“Clean Air” Program for Poland: Tales of Desperation and Hope

According to a recent European Environment Agency’s (EEA) “Air quality in Europe – 2017 Report” based on official data from 2500 monitoring stations spread all over the continent “7% of the urban population in the EU-28 is exposed to levels above the EU (European Union) limit value, and approximately 82% is exposed to concentrations exceeding the stricter World Health Organization (WHO) Air Quality Guidelines (AQG) value for particulate matter (PM) 2.5.” Air pollution has long been a major problem for many local populations across the EU and is now officially referred to by the EU officials as “invisible killer”.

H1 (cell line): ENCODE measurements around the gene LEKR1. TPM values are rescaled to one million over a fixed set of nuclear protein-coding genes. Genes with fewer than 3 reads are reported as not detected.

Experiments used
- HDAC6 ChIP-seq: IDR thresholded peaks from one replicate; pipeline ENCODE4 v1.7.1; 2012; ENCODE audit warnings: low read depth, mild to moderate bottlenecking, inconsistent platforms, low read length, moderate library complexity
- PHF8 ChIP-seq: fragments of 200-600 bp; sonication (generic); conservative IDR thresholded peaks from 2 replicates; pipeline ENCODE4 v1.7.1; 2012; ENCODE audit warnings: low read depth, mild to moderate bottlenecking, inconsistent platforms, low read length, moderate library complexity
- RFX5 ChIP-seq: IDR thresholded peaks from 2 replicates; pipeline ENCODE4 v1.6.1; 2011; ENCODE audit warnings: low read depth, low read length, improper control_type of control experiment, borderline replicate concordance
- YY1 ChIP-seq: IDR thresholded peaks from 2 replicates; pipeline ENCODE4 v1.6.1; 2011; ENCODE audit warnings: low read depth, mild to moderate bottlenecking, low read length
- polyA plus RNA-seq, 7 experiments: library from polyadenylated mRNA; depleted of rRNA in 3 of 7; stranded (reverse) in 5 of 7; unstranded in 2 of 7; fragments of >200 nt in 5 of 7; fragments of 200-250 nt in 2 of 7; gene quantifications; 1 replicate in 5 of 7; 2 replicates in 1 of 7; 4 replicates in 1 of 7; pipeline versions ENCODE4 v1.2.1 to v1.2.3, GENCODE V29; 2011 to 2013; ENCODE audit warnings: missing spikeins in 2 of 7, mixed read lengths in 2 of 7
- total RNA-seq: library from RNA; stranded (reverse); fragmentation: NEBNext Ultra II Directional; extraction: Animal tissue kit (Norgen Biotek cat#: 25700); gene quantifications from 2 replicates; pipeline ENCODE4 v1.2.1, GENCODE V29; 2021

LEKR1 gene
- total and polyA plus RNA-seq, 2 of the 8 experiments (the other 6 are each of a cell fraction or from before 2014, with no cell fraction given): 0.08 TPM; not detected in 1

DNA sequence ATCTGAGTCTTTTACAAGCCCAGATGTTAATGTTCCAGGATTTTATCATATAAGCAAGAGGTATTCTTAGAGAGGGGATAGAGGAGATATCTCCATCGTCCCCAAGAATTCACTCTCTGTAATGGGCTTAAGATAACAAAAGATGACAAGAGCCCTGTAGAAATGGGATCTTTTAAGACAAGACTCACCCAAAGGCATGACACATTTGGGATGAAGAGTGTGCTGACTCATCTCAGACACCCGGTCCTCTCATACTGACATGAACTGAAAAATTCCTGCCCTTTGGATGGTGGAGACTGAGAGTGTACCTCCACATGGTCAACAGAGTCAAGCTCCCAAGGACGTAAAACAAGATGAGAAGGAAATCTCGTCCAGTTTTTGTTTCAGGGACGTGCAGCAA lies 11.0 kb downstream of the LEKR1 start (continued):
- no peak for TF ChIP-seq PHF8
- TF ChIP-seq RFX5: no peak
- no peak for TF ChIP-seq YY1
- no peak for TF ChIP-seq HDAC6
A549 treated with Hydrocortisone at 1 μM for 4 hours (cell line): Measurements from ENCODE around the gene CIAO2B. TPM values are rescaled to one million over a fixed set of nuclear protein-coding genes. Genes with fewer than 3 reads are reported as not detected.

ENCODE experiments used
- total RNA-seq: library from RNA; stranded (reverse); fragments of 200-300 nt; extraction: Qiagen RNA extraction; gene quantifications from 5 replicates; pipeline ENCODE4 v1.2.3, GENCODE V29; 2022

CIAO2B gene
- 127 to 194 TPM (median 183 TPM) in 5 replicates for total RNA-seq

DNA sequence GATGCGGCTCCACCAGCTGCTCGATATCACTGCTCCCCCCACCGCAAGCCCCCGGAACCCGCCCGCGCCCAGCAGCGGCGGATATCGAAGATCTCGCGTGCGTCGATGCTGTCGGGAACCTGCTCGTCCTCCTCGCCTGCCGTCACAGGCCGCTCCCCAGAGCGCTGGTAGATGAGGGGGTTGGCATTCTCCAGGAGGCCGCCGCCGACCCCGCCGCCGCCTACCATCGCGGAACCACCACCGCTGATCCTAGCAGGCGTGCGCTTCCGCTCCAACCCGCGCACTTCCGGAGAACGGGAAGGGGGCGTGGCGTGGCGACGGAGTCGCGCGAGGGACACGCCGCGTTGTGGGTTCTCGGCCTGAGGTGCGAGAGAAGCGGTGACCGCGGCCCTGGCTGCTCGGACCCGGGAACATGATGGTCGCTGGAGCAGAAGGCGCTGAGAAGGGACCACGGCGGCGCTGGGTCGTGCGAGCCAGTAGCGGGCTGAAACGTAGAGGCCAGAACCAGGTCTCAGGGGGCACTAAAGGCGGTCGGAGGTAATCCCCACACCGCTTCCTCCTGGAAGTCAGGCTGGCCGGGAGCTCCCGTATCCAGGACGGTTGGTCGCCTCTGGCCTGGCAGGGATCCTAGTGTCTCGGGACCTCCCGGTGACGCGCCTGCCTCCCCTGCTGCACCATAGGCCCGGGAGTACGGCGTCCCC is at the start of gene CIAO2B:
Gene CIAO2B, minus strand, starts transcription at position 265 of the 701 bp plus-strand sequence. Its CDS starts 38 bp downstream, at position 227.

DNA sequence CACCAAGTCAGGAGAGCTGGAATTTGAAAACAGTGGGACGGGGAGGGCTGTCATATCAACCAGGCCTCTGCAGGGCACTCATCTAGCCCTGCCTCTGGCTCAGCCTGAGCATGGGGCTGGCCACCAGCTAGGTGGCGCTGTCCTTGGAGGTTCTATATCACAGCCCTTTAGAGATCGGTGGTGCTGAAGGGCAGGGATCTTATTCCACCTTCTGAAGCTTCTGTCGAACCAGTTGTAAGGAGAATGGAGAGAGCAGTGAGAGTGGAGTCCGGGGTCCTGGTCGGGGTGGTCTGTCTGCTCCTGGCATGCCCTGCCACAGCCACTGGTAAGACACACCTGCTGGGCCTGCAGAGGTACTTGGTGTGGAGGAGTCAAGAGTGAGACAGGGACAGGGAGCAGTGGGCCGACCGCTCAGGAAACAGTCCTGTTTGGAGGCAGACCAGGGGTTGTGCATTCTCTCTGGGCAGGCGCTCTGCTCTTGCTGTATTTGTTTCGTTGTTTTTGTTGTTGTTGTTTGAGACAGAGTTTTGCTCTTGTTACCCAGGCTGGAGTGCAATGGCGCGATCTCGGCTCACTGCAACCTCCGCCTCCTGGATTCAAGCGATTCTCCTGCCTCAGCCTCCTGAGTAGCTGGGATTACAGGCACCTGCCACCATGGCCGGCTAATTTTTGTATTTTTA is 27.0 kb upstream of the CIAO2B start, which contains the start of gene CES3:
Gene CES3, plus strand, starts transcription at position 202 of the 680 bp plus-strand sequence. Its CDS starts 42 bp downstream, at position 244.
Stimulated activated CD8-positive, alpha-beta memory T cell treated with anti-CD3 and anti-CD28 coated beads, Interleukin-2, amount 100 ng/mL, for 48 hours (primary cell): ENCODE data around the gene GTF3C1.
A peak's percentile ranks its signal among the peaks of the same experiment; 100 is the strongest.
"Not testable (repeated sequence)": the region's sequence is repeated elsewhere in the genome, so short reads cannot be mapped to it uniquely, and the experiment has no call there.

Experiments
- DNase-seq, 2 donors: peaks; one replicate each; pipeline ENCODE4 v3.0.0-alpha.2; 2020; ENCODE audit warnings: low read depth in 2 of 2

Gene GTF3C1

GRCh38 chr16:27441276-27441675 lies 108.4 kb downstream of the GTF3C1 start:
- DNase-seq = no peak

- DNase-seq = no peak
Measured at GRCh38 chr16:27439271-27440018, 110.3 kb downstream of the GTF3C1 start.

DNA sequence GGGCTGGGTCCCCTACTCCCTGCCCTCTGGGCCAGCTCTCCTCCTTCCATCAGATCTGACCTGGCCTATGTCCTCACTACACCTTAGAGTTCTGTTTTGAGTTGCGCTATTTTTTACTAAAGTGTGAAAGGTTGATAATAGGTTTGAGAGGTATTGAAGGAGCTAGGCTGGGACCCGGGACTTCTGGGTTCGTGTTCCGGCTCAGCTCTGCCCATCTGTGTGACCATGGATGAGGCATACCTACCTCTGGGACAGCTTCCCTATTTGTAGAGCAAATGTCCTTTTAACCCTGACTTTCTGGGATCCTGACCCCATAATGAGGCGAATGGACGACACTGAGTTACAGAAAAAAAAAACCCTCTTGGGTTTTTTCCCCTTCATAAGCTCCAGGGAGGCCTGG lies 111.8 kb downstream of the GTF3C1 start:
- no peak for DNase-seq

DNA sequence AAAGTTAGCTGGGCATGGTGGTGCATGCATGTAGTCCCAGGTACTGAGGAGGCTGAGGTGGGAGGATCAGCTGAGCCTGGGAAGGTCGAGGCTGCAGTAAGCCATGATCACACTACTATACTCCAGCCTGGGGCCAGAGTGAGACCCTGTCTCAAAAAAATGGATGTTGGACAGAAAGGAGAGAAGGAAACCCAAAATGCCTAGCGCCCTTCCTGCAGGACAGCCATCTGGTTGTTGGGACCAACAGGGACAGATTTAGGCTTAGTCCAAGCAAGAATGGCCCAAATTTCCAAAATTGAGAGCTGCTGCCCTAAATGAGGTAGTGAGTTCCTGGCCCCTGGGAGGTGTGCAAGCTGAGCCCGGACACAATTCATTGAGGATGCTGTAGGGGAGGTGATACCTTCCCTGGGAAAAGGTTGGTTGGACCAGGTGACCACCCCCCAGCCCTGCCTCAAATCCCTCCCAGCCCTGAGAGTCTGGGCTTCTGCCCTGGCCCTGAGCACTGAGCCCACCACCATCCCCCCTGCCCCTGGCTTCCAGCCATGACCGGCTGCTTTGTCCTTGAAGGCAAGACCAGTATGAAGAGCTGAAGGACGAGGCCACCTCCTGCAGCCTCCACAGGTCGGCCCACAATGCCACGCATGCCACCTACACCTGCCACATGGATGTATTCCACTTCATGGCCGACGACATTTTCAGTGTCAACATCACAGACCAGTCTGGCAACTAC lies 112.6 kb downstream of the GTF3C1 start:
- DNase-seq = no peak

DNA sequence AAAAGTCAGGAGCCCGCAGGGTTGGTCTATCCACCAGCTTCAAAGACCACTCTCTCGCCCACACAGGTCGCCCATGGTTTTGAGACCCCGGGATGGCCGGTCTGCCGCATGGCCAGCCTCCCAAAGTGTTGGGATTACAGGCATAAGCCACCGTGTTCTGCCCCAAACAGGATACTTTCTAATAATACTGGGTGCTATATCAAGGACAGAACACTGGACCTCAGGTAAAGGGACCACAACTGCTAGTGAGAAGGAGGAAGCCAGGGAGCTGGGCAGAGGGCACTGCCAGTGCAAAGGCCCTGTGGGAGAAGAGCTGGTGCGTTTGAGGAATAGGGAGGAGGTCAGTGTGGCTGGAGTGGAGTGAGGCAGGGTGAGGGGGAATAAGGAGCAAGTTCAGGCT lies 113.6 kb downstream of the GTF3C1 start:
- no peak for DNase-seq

Poland, home to 33 of the continent’s 50 most polluted cities (according to a WHO statistics), has some of the worst air quality in Europe. The situation is particularly bad in the southern part of the country, where the next United Nations Climate Change Conference (COP24) will be taking place. Silesian towns frequently fall into the index’s “very poor” category for high levels of PM2.5 and PM10, two key pollutants estimated responsible for killing approximately 45,000 Poles in 2012. In early 2018, in response to the European Commission (EC) complaint, the EU Court of Justice (ECJ) ruled that between 2007 and 2015 Poland violated the regulations on air quality by not complying with the daily and annual admissible values of concentrations of suspended dust. In the course of at least five consecutive years, the daily PM10 limit values were exceeded in 35 out of 46 zones in which the air quality is measured. In addition, the permissible annual concentrations were also exceeded in nine zones. The ECJ also stated that none of the air protection programs adopted by Poland at the national or regional level clearly required limiting the overruns as soon as possible. The ECJ judgment means that if the situation does not improve, the EC may impose financial penalties on Poland.



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